With the contracts culture and outsourcing both growing, larger organisations now dominate - both private and non-profit; smaller non-profit organisations are excluded, to be included occasionally as bid candy. Contracts have grown larger, with price becoming all-important. There have been numerous incidents of dubious practice by private companies delivering outsourced contracts, even cases of fraud. Carillion, Southern Cross and others have collapsed, while two thirds of key Government suppliers are based in tax havens. All this of course poses issues for non-profit leaders in managing bidding.
I am moving house after 36 years so must sift through an enormous amount of books and papers. The most interesting paper was a presentation about outreach work by Jospehine Klein. She outlined two critical aspects to underpin this work; firstly there should be a postponement of self-definition in the work, thus the worker starts off with no pat answers but continually questions what they do. Secondly there needed to be a delay in setting goals, until the worker actually knew what problems faced the community, service users and other stakeholders. Then one should devise realistic services and goals, to be evaluated properly.
That was 1978, when I had been doing outreach work for five years for a non-profit organisation, grant-aided by two local authorities. I felt Jo's presentation made so much sense, conceptualising almost exactly what I had been trying to do. However reading it again in 2019 started me thinking that these precepts should underlie how organisations approach new projects and how non-profit leaders should initiate new projects.
I worked for some years within the public sector, overseeing funds to voluntary organisations, so have seen both sides. There were obviously disadvantages to councils awarding grants to local non-profit organisations; often incumbent organisations and those with good connections with officers or councillors were viewed more favourably. Evaluation sometimes took a back seat.
Grants for local organisations have now mostly been replaced by contracts, often allocated through competitive tender and linked to goals specified before work starts. This can be difficult for most small non-profit organisations but just normal everyday bidding for large organisations, both non-profit and private. I believe large organisations should not parachute into areas unless they have good links with those communities, or they explore in depth what real needs exist locally and what non-profit organisations and networks already operate. Unfortunately parachuting in is exactly what the contract culture encourages as it expects the contractor to know what to do before they start.
The Social Value Act (2012) required councils to consider the social, economic and environmental benefits of decisions on contracts above £170,000. But there is concern that the Act is not working well. Two in three councils were not implementing it according to a survey three years after enactment, while a House of Lords committee believes too little is being carried out to encourage commissioning based on impact, not cost. Others recommend ethical commissioning to encompass fair employment and wages, tax compliance and localism.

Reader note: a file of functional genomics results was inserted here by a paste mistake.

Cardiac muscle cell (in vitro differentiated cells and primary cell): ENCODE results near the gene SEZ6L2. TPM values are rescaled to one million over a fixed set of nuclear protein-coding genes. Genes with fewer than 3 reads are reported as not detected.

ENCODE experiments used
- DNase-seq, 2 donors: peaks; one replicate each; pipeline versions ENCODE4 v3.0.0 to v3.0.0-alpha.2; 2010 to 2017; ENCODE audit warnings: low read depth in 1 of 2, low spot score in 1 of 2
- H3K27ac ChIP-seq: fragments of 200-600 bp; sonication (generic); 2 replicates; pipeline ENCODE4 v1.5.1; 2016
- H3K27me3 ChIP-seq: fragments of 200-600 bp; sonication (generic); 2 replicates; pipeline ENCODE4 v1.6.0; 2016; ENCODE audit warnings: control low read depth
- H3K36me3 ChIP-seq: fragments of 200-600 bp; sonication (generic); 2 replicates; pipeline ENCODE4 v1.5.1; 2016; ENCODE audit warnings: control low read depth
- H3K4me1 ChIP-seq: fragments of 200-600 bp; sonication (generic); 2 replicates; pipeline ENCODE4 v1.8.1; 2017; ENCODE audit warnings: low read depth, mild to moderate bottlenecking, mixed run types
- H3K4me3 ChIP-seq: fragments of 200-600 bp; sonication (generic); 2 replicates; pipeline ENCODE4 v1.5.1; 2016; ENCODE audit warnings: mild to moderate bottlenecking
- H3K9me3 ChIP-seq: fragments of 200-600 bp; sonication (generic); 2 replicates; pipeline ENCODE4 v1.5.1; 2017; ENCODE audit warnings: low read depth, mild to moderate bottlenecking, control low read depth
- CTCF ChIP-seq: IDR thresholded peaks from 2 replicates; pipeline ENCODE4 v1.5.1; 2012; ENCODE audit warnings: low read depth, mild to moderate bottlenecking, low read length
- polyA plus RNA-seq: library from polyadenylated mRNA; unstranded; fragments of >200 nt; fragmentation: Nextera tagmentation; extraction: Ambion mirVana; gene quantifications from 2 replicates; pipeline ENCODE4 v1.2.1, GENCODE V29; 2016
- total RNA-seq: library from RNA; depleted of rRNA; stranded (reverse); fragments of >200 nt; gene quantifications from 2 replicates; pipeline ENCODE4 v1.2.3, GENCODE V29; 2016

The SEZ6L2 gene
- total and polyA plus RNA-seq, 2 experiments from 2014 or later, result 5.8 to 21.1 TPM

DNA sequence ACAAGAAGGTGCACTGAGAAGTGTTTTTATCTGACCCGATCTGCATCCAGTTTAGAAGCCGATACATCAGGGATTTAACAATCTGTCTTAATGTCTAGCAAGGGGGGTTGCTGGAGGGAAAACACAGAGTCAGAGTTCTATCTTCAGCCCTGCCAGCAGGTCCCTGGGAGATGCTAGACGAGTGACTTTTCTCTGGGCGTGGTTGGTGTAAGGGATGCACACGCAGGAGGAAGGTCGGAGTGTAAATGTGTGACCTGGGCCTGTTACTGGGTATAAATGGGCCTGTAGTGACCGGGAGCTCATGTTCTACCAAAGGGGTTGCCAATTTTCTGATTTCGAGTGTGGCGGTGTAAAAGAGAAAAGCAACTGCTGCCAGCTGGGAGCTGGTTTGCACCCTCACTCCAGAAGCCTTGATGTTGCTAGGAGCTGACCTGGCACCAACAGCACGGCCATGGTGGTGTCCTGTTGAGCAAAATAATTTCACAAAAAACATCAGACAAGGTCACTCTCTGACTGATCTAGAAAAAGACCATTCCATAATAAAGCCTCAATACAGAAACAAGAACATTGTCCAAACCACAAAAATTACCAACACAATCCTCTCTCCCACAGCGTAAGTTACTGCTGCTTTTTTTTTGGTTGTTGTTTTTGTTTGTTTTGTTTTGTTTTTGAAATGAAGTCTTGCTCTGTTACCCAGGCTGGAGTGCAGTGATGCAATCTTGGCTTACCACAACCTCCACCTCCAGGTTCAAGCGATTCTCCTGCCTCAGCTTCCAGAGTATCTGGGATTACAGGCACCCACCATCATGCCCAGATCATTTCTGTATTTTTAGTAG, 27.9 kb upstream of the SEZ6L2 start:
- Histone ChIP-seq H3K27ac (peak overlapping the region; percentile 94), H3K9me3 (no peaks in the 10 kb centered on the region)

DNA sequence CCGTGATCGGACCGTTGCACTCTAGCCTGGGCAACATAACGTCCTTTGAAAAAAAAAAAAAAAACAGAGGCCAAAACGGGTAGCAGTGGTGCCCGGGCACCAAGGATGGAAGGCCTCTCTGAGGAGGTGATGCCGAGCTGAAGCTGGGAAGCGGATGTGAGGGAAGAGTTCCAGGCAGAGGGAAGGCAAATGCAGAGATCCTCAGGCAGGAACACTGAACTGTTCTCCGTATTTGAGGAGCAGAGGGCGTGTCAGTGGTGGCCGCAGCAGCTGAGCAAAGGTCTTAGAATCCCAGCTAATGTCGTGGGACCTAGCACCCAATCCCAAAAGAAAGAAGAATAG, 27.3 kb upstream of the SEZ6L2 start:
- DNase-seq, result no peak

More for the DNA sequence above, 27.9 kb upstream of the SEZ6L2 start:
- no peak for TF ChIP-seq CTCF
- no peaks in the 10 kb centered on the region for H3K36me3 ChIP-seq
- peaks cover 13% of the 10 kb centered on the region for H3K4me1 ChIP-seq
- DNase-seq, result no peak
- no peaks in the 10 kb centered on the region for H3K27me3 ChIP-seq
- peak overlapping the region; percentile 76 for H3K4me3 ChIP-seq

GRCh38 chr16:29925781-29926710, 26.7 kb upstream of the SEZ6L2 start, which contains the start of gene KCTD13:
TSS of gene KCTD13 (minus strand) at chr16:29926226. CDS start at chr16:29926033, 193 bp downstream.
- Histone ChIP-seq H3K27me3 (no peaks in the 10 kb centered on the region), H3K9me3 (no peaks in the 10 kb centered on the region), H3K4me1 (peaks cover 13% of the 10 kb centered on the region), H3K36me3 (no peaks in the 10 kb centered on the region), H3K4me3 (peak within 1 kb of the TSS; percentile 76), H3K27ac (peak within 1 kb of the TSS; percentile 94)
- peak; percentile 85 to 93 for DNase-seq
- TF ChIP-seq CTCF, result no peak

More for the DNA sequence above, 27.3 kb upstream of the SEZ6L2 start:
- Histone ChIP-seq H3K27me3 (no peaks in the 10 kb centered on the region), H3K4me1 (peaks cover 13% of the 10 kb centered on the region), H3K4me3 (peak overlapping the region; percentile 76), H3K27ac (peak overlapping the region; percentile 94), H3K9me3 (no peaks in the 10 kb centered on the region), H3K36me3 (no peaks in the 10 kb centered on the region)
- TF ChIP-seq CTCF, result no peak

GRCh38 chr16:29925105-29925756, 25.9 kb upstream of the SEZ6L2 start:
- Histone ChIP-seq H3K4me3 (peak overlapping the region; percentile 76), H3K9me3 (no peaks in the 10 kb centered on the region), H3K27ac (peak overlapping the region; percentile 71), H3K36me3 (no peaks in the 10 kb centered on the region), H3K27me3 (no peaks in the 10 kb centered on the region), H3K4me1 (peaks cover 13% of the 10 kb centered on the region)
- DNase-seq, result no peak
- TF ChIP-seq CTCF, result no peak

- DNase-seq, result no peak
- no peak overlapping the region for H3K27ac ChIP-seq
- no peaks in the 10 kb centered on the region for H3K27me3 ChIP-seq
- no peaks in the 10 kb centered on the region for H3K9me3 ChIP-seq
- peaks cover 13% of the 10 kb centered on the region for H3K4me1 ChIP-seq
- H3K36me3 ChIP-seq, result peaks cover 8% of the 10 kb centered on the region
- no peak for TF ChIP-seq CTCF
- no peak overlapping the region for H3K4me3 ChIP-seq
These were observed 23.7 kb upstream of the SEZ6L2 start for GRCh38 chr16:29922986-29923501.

Small non-profit organisations and community groups can find it difficult to survive and thrive in this contract culture. Yet in a rapidly-changing world smaller organisations can be more agile and inventive, and more in touch with local communities’ needs than larger ones, if leaders are correctly oriented and trained. There was even research which suggested that most innovation in community care came from local staff. Thus smaller non-profit groups are in pole position to develop and deliver projects in which relevant and pioneering services are worked out together with the local community and service users. This does require the right responses and decisions from these organisations' leaders, who must multi-task, while prioritising different demands on their own time and on their teams' resources and also consulting all the stakeholders.
Blog by Don Macdonald
A group of non-profit leaders have written a book, in which examples of such community-based projects are described and analysed, including practical aspects of leadership and management. Don Macdonald, a trainer, trustee and former charity CEO, has edited the book Innovation and Change in Non-Profit Organisations with contributions from respected experts. These include Charles Fraser, CEO of St Mungos for 20 years, who describes the difficulties it faced developing comprehensive services for an unpopular group of clients. Community Catalysts supports local self-help groups to bring communities together and take positive cost effective action, as outlined by their CEO, Sian Lockwood, while Clore Social Leadership’s CEO Shaks Ghosh analyses how to train and support non-profit managers in an increasingly demanding milieu.